Case of the Day: SB v. WA
Posted on October 23, 2012
The Case of the Day is SB v. WA (N.Y. Sup. Ct. 2012). The parties were civilly married in New York in 1998. About a month later, they had a religious wedding ceremony in New York and, as part of the ceremony, they signed a mahr agreement, which, under Islamic law, obligates the husband to pay the wife a dower at the time of the marriage. This mahr agreement required a payment of $5,000 at the time of the marriage and $250,000 in the event of a divorce.
The couple and their children moved to Abu Dhabi, and the wife brought a criminal charge there against the husband after an incident of domestic violence. The husband was convicted of assault. The wife used the criminal conviction as the basis to obtain a divorce in Abu Dhabi—from the civil courts, not the Sharia courts. The proceedings, as described in the decision, were somewhat eye-opening. The husband counterclaimed, seeking an order requiring his wife “to obey him, not to go out of the house without his permission, to move with him to their Homeland America, and to pay all fees and expenses.”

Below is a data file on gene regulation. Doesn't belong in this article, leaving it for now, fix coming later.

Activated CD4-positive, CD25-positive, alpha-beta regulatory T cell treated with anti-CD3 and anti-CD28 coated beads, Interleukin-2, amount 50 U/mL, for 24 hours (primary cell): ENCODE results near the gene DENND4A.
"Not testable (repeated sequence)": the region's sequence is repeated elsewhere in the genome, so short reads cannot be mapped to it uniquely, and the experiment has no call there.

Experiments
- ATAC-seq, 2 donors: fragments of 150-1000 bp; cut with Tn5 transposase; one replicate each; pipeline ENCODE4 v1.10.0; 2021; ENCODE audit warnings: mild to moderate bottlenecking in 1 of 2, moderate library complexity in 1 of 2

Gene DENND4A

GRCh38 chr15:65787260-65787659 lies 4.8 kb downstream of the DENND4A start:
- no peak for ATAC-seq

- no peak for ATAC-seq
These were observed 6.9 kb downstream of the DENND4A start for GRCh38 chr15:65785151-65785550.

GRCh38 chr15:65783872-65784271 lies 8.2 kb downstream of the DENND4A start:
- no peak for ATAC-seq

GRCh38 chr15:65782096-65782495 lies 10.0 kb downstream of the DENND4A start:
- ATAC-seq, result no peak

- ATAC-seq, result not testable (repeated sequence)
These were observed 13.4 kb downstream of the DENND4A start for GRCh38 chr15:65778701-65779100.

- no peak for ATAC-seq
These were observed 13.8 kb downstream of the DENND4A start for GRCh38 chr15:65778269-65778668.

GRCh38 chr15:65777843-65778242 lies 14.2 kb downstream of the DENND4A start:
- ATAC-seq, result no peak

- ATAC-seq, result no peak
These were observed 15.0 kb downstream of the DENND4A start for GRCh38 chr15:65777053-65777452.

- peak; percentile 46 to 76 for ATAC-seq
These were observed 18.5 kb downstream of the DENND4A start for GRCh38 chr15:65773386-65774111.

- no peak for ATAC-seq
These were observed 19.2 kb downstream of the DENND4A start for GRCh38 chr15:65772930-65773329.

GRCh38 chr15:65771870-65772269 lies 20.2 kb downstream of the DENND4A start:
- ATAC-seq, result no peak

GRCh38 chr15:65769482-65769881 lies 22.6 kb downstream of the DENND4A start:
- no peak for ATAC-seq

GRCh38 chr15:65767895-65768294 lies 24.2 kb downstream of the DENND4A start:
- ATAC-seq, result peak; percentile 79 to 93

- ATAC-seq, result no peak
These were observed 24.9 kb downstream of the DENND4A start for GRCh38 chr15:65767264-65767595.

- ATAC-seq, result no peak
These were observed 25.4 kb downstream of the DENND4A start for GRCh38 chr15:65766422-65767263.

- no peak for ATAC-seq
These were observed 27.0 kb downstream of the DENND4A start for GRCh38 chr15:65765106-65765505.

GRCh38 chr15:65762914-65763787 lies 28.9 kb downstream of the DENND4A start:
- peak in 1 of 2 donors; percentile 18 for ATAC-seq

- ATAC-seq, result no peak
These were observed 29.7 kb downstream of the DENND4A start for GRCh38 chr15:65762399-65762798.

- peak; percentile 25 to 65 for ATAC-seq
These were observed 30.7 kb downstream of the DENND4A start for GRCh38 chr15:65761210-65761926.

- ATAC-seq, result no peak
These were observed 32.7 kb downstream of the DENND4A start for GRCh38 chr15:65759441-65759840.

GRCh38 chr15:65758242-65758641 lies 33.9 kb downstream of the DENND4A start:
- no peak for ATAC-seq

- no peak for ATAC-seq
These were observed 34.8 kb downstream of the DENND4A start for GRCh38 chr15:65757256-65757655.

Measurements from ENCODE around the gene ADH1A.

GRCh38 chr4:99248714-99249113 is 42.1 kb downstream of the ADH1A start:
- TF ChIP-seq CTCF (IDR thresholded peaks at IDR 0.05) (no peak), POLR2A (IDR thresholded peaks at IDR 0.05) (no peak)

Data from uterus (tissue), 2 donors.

The divorce decree gave the wife custody of the children and significant alimony, including the $250,000 deferred dower, and child support. The Court of Cassation affirmed. The husband then left Abu Dhabi and returned to new York. The wife, still in Abu Dhabi, sought recognition and enforcement of the divorce decree, including the custody provisions, and the provisions on the mahr agreement, in New York.
I want to focus just on the mahr agreement, which the judge decided was entitled to recognition and enforcement under the UFMJRA rather than under general principles of comity. I don’t want really to focus on the reasons for the ultimate decision. Instead, I want to focus on whether the Abu Dhabi judgment, to the extent it concerned the mahr agreement, was the kind of judgment that should bring the Uniform Act into play. In form, the mahr is a contract that can give rise to claims for damages or specific performance if breached. But isn’t it really part and parcel of the domestic relations disputes between the husband and the wife? The UFMJRA excludes judgments “for support in matrimonial or family matters.”1 I haven’t seen any cases on this, but it seems to me that the judge should have treated the mahr like she treated the remainder of the case—as a matter of comity rather than as a matter for the Uniform Act.